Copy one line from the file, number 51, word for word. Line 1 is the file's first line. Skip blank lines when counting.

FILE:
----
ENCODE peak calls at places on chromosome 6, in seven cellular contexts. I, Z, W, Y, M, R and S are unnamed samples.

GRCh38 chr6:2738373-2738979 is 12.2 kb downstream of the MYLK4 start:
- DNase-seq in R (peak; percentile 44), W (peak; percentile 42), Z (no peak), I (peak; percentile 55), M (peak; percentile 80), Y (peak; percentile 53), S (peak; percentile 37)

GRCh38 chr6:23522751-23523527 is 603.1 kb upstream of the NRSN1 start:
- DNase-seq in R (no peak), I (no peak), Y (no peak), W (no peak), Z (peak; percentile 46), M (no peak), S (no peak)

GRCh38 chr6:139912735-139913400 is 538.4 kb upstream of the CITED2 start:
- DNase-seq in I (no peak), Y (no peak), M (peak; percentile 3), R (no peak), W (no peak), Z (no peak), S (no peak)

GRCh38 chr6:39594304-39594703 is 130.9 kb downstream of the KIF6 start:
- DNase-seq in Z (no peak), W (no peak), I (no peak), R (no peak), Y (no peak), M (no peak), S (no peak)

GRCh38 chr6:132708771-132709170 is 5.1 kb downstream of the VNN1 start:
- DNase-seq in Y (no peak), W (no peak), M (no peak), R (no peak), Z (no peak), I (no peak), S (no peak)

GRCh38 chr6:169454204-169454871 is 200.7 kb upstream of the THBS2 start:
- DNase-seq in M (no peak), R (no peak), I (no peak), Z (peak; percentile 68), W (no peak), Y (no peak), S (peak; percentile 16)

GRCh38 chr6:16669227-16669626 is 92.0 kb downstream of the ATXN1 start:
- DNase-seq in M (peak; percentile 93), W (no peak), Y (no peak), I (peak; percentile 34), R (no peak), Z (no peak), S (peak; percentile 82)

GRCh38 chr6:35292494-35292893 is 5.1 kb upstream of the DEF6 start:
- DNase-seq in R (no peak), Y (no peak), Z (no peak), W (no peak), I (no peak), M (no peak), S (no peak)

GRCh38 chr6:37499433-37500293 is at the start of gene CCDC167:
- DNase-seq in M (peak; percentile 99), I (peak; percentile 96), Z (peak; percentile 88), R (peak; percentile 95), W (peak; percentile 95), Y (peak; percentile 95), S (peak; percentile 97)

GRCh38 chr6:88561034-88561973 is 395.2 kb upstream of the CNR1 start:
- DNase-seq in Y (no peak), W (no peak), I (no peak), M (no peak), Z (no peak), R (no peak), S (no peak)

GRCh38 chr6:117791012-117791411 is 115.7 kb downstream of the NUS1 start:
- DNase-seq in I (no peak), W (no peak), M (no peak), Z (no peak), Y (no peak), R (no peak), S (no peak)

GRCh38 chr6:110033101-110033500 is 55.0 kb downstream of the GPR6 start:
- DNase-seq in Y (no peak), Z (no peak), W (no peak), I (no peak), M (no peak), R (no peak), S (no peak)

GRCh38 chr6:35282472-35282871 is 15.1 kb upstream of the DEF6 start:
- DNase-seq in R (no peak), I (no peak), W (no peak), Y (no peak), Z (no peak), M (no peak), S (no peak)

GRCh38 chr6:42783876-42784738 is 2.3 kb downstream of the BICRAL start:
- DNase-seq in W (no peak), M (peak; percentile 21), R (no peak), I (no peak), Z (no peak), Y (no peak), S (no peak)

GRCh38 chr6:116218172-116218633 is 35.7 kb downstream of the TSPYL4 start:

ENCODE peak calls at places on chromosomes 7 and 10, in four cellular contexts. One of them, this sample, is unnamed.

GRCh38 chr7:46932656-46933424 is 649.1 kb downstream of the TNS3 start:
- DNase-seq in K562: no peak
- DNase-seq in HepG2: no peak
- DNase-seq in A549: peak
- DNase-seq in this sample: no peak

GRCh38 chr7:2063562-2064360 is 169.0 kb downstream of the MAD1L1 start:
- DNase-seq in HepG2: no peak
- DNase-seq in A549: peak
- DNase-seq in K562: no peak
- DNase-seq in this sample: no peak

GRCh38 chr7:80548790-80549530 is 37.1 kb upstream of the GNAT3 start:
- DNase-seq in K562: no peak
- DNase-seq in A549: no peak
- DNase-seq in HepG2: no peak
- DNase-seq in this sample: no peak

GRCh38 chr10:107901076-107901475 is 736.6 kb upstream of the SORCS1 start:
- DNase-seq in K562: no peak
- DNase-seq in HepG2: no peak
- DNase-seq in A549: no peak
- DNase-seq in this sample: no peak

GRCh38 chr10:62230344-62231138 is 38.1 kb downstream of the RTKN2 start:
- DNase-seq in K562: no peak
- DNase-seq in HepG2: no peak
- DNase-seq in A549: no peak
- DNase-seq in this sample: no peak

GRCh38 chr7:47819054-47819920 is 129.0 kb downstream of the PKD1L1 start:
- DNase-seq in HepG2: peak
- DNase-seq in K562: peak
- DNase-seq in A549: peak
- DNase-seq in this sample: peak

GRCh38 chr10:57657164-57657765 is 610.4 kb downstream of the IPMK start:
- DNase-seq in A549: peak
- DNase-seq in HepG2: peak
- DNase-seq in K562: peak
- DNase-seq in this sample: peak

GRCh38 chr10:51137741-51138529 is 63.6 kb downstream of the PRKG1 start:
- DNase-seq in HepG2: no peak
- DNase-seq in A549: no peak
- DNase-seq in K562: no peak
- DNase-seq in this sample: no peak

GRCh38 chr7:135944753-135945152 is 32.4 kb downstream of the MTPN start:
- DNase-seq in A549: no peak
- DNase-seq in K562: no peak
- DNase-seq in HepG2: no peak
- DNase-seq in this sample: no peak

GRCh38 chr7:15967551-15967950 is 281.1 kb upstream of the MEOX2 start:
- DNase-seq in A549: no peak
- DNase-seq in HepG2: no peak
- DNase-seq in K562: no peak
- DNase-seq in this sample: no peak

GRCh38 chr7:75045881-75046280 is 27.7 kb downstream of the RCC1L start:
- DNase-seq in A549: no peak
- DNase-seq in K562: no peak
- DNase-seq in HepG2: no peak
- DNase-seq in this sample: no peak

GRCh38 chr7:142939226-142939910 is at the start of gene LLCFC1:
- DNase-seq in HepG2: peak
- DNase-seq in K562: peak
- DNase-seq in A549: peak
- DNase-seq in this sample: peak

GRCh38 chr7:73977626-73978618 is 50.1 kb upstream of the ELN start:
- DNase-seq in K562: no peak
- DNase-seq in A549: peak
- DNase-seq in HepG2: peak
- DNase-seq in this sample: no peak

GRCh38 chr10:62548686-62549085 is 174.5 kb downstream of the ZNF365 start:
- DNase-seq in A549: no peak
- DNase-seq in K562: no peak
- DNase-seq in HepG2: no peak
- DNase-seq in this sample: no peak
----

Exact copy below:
- DNase-seq in this sample: no peak